Along these same lines, stores could alert shoppers about local deals and make recommendations based on items previously purchased. Marketing firms could review spending habits to understand consumers and deliver targeted products and services that would be more appealing to them.
In the meantime, trend experts predict that Blippy is the next big thing. Giving the world a sneak peek inside your wallet is definitely a way to channel discussion on spending habits and connect with other people with similar interests by way of spend pattern.
Somehow I am not convinced. Consumers in the US might be willing to share their purchase history. It is the nation of credit cards (and credit crisis for that matter), but I can’t see that kind of social network take off, at least not anywhere else. Not everything that can be done, should be done or is a good idea.
From a marketers perspective, it seems to be a fantastic idea. Many companies are very eager to get their hands on information on spending patterns well beyond their own product range. So I assume that the business idea of blippy is very much focused on reselling the data of the social network participants. But this is, of course, just my 2 cents.
After 3 weeks of vacation, I am slowly digging through my RSS Feeds to catch up with whatever happened during my absence. Here are a few links of stuff I dugg up:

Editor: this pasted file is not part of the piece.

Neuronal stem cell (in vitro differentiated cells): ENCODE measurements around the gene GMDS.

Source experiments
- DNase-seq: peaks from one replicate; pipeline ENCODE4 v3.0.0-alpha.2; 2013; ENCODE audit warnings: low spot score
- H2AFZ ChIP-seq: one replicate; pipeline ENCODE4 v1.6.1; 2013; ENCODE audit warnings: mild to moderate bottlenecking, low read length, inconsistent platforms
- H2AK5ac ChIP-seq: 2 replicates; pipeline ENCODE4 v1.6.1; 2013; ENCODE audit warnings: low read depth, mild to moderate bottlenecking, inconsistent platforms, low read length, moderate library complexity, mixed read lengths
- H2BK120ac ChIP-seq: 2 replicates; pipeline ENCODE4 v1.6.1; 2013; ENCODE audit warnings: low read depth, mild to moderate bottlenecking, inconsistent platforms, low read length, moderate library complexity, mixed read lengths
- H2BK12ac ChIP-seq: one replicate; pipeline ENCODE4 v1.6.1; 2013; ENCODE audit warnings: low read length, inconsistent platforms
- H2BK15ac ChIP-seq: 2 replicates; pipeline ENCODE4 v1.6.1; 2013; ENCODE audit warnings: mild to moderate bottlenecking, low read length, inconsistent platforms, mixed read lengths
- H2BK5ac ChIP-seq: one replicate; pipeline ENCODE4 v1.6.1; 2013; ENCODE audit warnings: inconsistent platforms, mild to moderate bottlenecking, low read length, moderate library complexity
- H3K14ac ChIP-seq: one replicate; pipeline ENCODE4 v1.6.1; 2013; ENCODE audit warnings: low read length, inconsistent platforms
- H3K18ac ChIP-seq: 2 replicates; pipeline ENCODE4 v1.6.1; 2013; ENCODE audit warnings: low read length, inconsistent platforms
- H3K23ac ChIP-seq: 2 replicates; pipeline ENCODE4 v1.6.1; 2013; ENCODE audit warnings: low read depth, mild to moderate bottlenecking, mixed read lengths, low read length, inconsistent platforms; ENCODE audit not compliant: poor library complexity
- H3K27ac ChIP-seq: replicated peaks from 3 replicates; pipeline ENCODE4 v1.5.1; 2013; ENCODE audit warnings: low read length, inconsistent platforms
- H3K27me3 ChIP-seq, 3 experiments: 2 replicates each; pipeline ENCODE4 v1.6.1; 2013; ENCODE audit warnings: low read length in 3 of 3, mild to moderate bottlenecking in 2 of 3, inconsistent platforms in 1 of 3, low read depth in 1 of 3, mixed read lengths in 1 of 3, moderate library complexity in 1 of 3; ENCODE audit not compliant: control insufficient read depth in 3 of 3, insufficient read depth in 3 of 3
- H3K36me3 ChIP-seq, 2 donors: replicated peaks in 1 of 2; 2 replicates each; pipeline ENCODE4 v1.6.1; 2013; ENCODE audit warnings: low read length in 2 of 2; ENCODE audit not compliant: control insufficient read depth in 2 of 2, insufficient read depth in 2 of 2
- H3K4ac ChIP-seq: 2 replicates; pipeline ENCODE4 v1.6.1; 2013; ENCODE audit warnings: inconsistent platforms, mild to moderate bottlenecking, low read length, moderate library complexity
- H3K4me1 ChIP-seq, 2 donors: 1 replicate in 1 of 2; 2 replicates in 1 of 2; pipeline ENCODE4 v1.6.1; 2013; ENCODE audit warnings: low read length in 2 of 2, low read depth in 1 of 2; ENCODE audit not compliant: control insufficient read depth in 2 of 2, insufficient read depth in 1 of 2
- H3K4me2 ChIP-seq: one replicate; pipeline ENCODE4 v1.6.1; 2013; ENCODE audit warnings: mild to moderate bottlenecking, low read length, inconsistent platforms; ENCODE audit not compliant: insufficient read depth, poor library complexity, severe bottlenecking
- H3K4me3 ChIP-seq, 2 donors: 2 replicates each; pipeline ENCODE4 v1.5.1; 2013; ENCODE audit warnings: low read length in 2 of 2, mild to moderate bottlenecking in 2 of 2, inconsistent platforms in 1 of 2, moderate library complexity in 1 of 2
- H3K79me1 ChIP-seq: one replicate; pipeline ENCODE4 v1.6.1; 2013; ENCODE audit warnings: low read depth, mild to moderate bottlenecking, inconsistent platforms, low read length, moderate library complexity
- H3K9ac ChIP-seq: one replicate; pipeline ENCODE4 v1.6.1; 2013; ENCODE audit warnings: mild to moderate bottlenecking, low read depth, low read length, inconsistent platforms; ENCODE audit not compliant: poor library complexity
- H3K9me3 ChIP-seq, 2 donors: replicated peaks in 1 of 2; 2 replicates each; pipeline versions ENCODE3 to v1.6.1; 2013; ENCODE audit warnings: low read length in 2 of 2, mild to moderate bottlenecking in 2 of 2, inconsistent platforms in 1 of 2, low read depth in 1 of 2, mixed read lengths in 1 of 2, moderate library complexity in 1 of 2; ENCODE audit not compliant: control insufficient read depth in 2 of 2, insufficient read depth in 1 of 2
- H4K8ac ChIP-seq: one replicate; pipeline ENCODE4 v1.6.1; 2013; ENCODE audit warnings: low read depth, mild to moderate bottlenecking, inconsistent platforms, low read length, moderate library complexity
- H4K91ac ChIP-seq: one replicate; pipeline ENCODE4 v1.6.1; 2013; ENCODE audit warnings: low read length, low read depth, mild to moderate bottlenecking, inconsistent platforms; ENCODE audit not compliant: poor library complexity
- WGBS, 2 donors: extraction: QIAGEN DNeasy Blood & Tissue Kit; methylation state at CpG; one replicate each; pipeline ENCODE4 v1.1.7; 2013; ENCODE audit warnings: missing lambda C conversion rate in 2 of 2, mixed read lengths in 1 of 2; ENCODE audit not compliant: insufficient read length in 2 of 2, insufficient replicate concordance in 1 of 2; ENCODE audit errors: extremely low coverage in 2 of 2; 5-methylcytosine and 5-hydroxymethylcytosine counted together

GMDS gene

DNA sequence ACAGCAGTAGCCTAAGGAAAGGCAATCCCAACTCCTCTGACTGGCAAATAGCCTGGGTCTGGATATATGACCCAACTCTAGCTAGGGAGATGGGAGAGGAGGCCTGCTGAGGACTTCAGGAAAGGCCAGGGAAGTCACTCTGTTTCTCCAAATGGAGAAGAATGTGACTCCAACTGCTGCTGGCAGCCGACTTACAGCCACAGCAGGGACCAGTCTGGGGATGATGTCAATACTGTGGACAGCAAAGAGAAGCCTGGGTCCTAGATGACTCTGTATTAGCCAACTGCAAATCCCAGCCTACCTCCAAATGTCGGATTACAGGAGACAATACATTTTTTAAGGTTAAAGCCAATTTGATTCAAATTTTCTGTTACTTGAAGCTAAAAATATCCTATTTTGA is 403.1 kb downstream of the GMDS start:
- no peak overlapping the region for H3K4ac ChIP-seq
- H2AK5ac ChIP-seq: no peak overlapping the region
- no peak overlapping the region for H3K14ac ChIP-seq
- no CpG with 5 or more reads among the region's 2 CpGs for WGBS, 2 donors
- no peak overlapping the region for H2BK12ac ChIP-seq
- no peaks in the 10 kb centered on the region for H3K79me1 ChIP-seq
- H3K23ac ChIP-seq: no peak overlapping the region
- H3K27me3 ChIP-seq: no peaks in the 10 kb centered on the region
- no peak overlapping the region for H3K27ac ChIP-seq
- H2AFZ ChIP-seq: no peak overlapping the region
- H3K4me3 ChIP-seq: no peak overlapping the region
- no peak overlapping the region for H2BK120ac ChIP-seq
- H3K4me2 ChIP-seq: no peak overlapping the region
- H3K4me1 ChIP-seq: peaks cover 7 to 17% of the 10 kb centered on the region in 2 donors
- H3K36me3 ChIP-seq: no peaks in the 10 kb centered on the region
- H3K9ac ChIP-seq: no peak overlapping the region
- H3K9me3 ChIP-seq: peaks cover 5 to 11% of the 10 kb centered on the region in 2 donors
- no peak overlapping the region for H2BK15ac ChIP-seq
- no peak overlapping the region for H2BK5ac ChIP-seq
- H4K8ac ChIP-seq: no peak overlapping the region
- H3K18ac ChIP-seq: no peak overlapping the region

- A new study with 1,500 consumers shows the influence of social media participation on buying intent: „over 50% of Facebook fans and Twitter followers say they are more likely to buy, recommend than before they were engaged.“
- Will it blend? Of course the iPad also blends: http://bit.ly/9lXbOB (and you can fold it, too, apparently). Tom Dickson of BlendTec is at it again. It hurts, to watch that!
- John Bell offers an interesting definition of community manager vs conversations manager.
- Google goes from „fan“ to „like“. I don’t like this. The reasoning: users click on „i like“ more often than „become a fan“. Of course they do. My opinion: once Facebook changes that, users will click on „i like“ less often, because of the fear of too strong committment.
- Trying to plan the next social media campaign? Let the social media planner help you.
I am sure that there is lots more, the arrival of the iPad and all the craze about it, for example. Or the hundreds of other news items about facebook, twitter and/or foursquare, that are surely still waiting for me in my RSS reader, but I am very much tempted to just press „mark all read“…